DHSS Press Release
|Date: July 21, 2015
|Rita Landgraf, Secretary
Emily Knearl, DPH Communications Director
302-255-9047, Cell 302-382-6267
BEAT THE HEAT: COOL STRATEGIES
DOVER (July 20, 2015) - Delaware is in the midst of a classic summer heat wave with soaring temperatures and long, humid days. Very hot weather can cause heat exhaustion, heat stroke, and severe respiratory conditions, which can be fatal. Extreme heat especially endangers seniors, young children, people with disabilities, and individuals with breathing conditions and other chronic medical conditions, such as asthma, chronic obstructive pulmonary disease, and other respiratory and cardiovascular problems.
The Division of Public Health recommends that every household be prepared for soaring summer temperatures. Keep air conditioners on and use electric fans. Drink lots of water and carry bottled water when running errands or spending time outside. Check in regularly with vulnerable family members and neighbors. In the event of power outages, listen to news reports of the location of community '"cooling centers"' (often public libraries or churches) which may be opened to help beat the heat when the power goes down.
Delaware 2-1-1 connects Delawareans with critical services and supports. By dialing 2-1-1, eligible callers can receive referrals to summer cooling and crisis assistance and the City of Wilmington's Free Electric Fan Program for seniors.
Tips to prevent heat illness:
- Do not leave a child or pets alone in a parked car, even for a minute. Call 911 if you see a child left unattended in a vehicle. Carry water with you and drink continuously even if you do not feel thirsty. Avoid drinks containing sugar, alcohol and caffeine, which dehydrate the body. (Check with a doctor before increasing fluid intake if you have epilepsy, heart, kidney or liver disease, or if you are on a fluid-restrictive diet. Avoid using salt tablets unless directed to do so by a physician.) Visit cdc.gov/healthywater/drinking/nutrition/index.html for more information.
- Stay indoors on the lowest floor possible. Wear lightweight, light-colored clothing. Wear a hat or use an umbrella. Use sunscreen. Sunburn slows the skin's ability to cool itself, and has been linked to skin cancer. Avoid extreme temperature changes. Be careful trying to cool down too quickly; a cold shower immediately after coming in from hot temperatures can lead to hypothermia, particularly for the elderly and children. In these cases, cool water is better than ice cold water.
- If you have no air conditioning, visit public places with air conditioning such as shopping malls and libraries.
- Limit outdoor activity, especially mid-day when the sun is hottest. Work out or hold team practices early in the morning or early evening. A CDC online course for coaches, athletic trainers, students, school nurses, parents, and teachers is at cdc.gov/nceh/hsb/extreme/Heat_Illness/index.html
Heed the following heat danger warning signs and take suggested actions:
- Heat cramps occur in the muscles of the limbs or abdomen during or after physical activity in high heat. Sweating results in loss of fluids and salts, which causes muscle cramps. Address heat cramps by resting in a cool place and drinking plenty of water.
- Heat exhaustion is more severe, occurring when a person is overheated along with reduced or unbalanced intake of fluids. Symptoms include dehydration, fatigue, weakness, clammy skin, headache, nausea and/or vomiting, rapid breathing, irritability, and fainting. Take these simple steps to reduce heat exhaustion: Move the person indoors or into shade. Loosen or remove the person's clothing. Encourage the person with heat exhaustion to eat and drink. Get the person to a cool shower or bath. Call your doctor for further advice.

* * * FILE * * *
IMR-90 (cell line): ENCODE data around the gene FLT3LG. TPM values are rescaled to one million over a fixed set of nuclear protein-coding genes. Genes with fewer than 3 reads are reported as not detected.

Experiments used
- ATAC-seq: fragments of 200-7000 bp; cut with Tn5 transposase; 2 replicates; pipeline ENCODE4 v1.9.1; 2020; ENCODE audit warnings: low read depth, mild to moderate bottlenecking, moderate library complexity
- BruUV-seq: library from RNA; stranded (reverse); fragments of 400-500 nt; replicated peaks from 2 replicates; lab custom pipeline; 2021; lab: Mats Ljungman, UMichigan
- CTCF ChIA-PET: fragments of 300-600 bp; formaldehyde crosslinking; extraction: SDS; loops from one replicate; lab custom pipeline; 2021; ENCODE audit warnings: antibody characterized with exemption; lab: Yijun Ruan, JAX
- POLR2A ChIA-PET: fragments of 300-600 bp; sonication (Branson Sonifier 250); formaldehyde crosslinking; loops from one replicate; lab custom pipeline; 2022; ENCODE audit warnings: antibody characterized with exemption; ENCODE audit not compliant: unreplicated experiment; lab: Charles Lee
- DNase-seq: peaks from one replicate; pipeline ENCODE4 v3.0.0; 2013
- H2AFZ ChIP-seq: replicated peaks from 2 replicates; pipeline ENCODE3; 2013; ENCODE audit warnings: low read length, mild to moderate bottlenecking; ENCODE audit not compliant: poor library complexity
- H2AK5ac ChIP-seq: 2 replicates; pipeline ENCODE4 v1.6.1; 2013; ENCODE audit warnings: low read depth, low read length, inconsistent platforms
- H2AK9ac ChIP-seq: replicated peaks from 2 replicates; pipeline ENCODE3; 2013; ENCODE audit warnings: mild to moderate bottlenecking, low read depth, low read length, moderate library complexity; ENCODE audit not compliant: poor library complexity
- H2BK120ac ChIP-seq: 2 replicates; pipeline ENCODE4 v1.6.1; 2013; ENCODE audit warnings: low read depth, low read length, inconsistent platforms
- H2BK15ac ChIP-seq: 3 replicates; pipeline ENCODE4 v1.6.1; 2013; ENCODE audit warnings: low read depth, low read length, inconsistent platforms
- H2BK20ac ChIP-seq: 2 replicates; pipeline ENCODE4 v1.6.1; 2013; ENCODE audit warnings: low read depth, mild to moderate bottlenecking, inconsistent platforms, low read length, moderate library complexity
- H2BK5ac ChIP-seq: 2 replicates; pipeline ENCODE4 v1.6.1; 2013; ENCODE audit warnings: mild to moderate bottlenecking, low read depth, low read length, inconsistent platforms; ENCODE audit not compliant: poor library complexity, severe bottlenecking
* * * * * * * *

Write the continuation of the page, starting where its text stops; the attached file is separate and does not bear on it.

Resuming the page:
- Heat stroke occurs when the body can no longer cool itself, and can be a life-threatening event. Prompt medical treatment is required. Symptoms include: flushed, hot and dry skin with no sweating; high body temperature (above 103 F, taken orally); severe, throbbing headache; weakness, dizziness, or confusion; sluggishness or fatigue; decreased responsiveness; and loss of consciousness. If heat stroke occurs, take these steps: Call 9-1-1 immediately. This is a medical emergency. Get the heat stroke victim indoors or into shade. Get the person into a cool shower or bath, or wipe them down with continuously soaked cool washcloths while awaiting emergency responders.
For more information, visit the CDC at cdc.gov/extremeheat/warning.html.
A person who is deaf, hard-of-hearing, deaf-blind, or speech-disabled can call the DPH phone number above by using TTY services. Dial 7-1-1 or 800-232-5460 to type your conversation to a relay operator, who reads your conversation to a hearing person at DPH. The relay operator types the hearing person's spoken words back to the TTY user. To learn more about TTY availability in Delaware, visit delawarerelay.com.
Delaware Health and Social Services is committed to improving the quality of the lives of Delaware's citizens by promoting health and well-being, fostering self-sufficiency, and protecting vulnerable populations. DPH, a division of DHSS, urges Delawareans to make healthier choices with the 5-2-1 Almost None campaign: eat 5 or more fruits and vegetables each day, have no more than 2 hours of recreational screen time each day (includes TV, computer, gaming), get 1 or more hours of physical activity each day, drink almost no sugary beverages.
Delaware Health and Social Services is committed to improving the quality of the lives of Delaware's citizens by promoting health and well-being, fostering self-sufficiency, and protecting vulnerable populations.